December 2011

Mich. transit’s ‘buddy system’ gives senior, disabled riders guidance

by Nicole Schlosser, Senior Editor

<p>Lake Erie Transit's Monroe, Mich.-based Lake Erie Transit (LET) rolled out a "buddy system" in October to help seniors and new riders acclimate to using the transit system. The program is similar to travel training, but with more personal service, Mark Jagodzinski, LET's GM, said.

The program helps new riders — seniors, students and those with disabilities — use the bus. LET staff will meet seniors at their pick-up point, ride with them to their destination and make sure they get off at their stop, Jagodzinski explained. For their return trip, the "buddy" will even make sure the rider gets back on the bus and off at the originating location.

LET uses the buddy system on all of its services, including its two Dial-a-Ride systems and its fixed-route system.

In addition to seniors and disabled riders, the program is able to help several middle school student riders.

"We have found that the transfer process from one bus to the other can be a little intimidating for them, so we make sure we're at the transfer point," Jagodzinski said. "We walk them from one bus to the other, confirm with them they're getting on the right bus [and] going to the right location, and make sure the driver knows to watch out for them."

The service is designed to promote LET's goal to ensure that no rider gets stranded or lost as a result of missing the bus. The agency even provides a phone number to contact a road supervisor or Jagodzinski himself, to get assistance for getting home after the dispatch office closes at 6:30 p.m.
 The service evolved out of discussions the agency had with senior groups about their fear of not knowing how to use the system, and getting left behind or missing their bus, Jagodzinski explained.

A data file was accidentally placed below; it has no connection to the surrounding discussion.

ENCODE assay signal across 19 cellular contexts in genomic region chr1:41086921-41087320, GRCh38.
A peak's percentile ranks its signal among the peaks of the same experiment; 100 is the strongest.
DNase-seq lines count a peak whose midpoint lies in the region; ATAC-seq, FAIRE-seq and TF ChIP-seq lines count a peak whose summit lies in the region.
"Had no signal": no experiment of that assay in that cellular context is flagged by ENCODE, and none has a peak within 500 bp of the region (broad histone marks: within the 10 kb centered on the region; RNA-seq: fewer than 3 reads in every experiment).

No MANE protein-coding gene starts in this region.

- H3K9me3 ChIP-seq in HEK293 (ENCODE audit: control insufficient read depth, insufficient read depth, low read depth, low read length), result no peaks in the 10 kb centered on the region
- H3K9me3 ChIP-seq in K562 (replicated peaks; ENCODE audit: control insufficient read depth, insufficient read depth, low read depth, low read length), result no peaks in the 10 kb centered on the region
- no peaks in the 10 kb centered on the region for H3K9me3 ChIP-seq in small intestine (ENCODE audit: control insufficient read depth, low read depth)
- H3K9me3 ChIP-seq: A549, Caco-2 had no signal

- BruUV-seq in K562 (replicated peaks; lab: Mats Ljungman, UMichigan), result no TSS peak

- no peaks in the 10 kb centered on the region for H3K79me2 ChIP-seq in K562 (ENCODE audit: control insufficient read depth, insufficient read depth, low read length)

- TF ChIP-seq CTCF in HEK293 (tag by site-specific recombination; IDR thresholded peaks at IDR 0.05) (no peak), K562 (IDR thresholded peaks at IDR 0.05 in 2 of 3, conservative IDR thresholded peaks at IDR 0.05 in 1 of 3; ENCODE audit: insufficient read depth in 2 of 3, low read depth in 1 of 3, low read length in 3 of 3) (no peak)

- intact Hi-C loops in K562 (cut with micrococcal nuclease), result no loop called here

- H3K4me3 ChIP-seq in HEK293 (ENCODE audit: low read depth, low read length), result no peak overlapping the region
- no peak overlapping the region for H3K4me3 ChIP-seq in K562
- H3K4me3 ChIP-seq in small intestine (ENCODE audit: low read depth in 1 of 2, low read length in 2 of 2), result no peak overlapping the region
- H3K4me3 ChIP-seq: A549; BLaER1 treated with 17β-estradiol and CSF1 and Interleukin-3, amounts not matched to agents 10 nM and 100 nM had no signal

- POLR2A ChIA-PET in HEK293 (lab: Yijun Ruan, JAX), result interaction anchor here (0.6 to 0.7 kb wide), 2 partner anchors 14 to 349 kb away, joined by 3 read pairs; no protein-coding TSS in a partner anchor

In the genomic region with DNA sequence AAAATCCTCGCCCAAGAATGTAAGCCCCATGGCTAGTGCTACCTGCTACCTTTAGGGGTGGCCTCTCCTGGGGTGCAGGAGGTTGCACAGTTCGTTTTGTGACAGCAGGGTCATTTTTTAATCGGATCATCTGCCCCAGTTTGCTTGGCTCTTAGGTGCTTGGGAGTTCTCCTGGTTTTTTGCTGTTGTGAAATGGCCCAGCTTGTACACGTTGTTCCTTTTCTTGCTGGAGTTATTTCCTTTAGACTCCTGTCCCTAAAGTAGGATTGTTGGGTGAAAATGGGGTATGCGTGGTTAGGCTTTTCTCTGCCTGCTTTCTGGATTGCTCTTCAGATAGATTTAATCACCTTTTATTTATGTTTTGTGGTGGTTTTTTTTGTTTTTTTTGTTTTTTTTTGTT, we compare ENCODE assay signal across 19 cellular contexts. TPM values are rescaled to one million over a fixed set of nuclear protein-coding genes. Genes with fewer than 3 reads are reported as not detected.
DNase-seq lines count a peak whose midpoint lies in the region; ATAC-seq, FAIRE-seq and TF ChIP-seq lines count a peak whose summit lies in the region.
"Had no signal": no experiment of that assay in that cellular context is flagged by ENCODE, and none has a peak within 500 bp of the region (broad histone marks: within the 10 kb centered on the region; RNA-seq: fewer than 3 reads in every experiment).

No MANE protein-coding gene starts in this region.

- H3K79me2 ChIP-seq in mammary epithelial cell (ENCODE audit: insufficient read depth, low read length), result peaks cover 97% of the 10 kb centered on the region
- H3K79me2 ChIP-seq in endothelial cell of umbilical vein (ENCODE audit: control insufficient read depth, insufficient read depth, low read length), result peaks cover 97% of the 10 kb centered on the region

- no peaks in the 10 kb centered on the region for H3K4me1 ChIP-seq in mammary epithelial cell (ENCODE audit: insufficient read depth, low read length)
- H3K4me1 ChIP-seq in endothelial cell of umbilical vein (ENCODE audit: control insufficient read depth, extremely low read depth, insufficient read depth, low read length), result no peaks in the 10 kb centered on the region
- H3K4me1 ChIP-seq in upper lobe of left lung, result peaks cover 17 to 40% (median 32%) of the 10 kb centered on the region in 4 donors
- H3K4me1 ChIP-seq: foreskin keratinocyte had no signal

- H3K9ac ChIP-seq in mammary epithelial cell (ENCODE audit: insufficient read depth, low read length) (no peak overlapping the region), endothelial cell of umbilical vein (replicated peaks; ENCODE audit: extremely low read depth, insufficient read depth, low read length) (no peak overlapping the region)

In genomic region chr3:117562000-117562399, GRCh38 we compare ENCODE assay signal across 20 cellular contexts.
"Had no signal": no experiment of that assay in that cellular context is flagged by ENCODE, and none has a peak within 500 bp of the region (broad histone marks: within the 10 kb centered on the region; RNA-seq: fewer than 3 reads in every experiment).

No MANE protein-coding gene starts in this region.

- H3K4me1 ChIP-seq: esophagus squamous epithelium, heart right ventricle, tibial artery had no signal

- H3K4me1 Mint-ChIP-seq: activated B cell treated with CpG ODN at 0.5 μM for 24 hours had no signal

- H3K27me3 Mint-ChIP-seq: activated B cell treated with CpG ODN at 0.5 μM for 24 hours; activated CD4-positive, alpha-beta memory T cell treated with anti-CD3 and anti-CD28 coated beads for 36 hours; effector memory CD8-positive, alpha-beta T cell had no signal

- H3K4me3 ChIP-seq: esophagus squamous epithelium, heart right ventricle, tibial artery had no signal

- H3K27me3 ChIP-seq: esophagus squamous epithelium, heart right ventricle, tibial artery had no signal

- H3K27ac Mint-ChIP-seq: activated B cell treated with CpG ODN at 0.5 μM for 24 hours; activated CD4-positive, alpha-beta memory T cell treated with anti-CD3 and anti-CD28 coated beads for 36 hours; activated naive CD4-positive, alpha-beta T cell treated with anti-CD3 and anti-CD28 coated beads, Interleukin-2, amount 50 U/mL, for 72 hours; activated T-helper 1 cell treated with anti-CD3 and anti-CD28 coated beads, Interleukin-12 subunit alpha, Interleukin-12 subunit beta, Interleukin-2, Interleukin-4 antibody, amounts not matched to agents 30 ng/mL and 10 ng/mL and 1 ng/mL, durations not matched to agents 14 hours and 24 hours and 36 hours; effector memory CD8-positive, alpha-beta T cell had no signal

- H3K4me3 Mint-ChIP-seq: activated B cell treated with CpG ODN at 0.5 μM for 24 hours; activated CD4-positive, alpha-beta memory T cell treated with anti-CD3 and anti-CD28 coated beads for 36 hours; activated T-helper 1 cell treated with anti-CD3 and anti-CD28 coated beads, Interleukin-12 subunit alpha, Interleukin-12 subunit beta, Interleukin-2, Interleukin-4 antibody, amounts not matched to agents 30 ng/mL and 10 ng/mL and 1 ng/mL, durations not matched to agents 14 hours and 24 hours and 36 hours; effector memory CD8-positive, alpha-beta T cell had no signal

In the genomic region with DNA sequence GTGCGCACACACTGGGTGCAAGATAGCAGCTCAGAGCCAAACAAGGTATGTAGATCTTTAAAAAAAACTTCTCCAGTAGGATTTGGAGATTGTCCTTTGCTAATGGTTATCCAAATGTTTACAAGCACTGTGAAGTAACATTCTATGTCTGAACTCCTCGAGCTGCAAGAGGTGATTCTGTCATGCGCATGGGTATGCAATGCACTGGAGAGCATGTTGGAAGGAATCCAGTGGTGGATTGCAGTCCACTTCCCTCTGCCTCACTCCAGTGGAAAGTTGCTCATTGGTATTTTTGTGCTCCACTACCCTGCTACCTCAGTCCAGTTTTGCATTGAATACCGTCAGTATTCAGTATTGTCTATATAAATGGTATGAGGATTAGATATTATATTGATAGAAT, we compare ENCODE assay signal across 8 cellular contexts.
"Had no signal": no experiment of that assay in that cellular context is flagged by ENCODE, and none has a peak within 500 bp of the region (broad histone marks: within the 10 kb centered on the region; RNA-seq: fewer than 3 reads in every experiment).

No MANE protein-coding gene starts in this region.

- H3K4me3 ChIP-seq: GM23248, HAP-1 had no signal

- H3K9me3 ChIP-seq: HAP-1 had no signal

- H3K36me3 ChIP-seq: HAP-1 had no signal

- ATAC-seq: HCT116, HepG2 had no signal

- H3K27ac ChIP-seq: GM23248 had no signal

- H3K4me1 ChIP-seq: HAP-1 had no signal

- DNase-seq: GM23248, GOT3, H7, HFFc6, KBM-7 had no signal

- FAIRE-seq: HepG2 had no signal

"We had an informal program in place for the past several years. We'd go out and talk to senior groups, and tell them, 'if you want to ride the system and you're afraid, give us a call. We'll have someone work with you and help you,'" he said.

Additionally, to get the word out to the public about the program, LET filmed four new television commercials, which included actual riders working side by side with professional actors and the agency's bus drivers.

"When we sat down to plan the new campaign with Sheroian Associates, our marketing agency, we kept bringing up true stories of riders," said Jagodzinski. "Not only did we use a few actual stories of riders, but we invited some of our favorites to be in the commercials, like Mary Wenzel, who is 92 and rides the bus to her hairdresser every Friday."

Over a two-day shoot at various locales around Monroe, Mich., a production crew created the commercials. The new commercials began airing locally in October and can be viewed on YouTube.

The experience reminded Jagodzinski how proud he is of his drivers.

"We even have a driver who picked up a passenger in her own car after she missed the last scheduled stop," he added. "I think those are stories worth sharing with our community."


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